In this post, I’m sharing how to build a DIY dog crate end table!
If you remember back this summer, I built my sister a console with all the bells and whistles for them to use as both a dresser and a dog crate. See it below?? *heart eyes*
And today, I’m sharing how to build the matching nightstands.
What’s cool about this set is that you can use it as nightstands and a dresser in the bedroom, but it also works great as a TV console and end tables for the living room, too!
This end table/nightstand design obviously works fine as a dog crate, but if you don’t need the crate function, it works fine as a storage cabinet, too.
I’ve got the plans, materials list, and all the details below, and a video tutorial for you right here:
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For this DIY Dog Crate End Table, You Will Need:
- (1) sheet ¾″ plywood
- ¼ sheet ¼″ plywood
- (2) 1x3x8
- (1) 1x4x8
- (1) 1x6x6 (only need small piece)
- Crown molding
- Cove molding
- 1 pair 16″ ball bearing drawer slides
- 1 pair butt hinges
- 1 ¼″ pocket hole screws
- Hardware mesh (optional)
- Miter Saw
- Circular Saw
- Nail Gun
- Jig saw (optional)
- Pocket Hole Jig
- Staple gun & 9 ⅙″ staples
Step 1: Cut Down Plywood Sheet
To get started, the first thing I did was start cutting down the ¾″ plywood sheet.
Then, I used my AccuCut and circular saw to cut these strips to their final size.
If you’re interested in how I cut down my plywood sheets, I’ve got a detailed guide here.
Each nightstand will have two 27″ long side panels and a 17 ½″ long bottom panel.
I didn’t bother edge banding these pieces since the edges will be covered with a face frame later. I just sanded them a little and began assembly.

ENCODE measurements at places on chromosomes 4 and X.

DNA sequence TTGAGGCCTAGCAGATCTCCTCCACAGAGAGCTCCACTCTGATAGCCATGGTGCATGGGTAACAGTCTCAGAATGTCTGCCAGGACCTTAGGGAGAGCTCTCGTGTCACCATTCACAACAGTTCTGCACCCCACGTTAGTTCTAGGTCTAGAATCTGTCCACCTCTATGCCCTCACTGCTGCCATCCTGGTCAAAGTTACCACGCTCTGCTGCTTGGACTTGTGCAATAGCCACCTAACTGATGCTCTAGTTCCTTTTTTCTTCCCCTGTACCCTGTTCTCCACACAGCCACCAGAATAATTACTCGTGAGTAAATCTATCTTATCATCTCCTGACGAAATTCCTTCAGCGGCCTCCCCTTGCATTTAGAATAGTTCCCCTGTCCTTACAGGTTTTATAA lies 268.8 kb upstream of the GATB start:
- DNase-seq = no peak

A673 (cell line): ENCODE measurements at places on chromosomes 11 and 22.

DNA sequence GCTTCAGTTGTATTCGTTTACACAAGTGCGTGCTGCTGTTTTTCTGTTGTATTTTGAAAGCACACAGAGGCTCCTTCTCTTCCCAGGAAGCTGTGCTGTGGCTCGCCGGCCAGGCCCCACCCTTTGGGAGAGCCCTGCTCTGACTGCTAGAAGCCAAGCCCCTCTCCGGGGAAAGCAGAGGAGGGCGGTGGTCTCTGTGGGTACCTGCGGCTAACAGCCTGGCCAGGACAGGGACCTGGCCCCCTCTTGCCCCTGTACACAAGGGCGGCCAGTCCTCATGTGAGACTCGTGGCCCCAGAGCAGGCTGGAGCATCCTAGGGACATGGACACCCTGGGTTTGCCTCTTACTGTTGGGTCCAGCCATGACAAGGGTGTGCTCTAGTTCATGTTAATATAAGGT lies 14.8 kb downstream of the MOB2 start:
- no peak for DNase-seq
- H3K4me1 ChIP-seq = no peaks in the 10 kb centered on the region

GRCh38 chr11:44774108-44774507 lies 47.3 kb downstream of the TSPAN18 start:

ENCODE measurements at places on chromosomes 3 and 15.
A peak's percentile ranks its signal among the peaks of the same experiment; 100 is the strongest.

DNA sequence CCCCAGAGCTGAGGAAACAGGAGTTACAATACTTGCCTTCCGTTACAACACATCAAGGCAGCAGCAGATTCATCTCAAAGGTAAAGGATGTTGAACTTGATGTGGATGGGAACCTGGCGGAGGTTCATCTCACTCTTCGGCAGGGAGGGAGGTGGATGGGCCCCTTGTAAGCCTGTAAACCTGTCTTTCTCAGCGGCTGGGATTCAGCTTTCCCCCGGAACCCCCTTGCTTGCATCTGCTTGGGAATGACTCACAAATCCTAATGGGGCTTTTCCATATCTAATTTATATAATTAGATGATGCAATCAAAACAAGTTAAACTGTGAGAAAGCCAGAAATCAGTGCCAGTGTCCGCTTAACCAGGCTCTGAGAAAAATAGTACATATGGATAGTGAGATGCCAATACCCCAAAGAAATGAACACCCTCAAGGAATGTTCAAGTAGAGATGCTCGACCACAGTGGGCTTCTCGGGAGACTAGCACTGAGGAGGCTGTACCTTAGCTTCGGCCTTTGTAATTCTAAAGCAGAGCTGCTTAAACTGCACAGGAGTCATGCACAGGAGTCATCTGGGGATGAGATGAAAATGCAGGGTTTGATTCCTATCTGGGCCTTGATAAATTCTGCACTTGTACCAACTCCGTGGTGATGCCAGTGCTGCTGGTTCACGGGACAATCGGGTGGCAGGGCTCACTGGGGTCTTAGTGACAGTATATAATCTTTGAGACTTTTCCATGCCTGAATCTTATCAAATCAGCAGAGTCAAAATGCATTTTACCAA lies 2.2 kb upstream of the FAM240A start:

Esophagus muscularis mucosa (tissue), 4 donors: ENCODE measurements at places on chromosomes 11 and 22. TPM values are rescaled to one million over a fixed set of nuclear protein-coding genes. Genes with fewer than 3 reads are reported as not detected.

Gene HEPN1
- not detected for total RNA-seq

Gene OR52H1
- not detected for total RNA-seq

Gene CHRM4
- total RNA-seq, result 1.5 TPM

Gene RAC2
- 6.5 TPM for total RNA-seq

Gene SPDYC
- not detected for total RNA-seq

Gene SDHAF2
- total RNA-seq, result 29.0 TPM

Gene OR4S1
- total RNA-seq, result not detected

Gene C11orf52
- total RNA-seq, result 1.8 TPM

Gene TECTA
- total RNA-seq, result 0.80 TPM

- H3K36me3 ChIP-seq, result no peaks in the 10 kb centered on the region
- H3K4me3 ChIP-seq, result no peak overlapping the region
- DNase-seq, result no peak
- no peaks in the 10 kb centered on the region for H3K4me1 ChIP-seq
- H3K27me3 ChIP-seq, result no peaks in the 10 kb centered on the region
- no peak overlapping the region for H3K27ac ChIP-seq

Step 2: Assemble End Table Cabinet Carcass
I used ¾″ pocket holes and 1 ¼″ pocket hole screws to attach the bottom panel between the side panels.
I attached these at the bottom just to give the dog a little more height once he’s inside the crate.
If you aren’t using this as a dog crate or don’t need the extra height, you can install this panel 3 ½″ up from the bottom so that it’ll be flush across the bottom once the face frame is attached. Either way works fine.
Step 3: Add Face Frame and Support Pieces
Once the carcasses were together, I started working on the face frames and top support pieces.
The face frames on these nightstands were made using 1x3s for the sides and a 1×4 at the bottom. I cut these to length on the miter saw and assembled using ¾″ pocket holes and 1 ¼″ pocket hole screws.
RELATED: Check out the TOP 10 tools and gadgets I recommend using for cabinet and furniture building here.
Then, I applied wood glue and used brad nails to secure to the front.
You may be wondering why there isn’t a top piece…yet.
So if you notice in the finished piece, the crown molding wraps around the 1×3 face frames. This was a detail my sister wanted in the console I built her, so I wanted these nightstands to have the same matching detail.
That meant the top piece of the “face frame” had to be installed behind the sides. If you don’t have the patience for cutting crown molding like this (it is a little tedious), feel free to attach a top to the face frame so that it’s flush instead of doing it this way.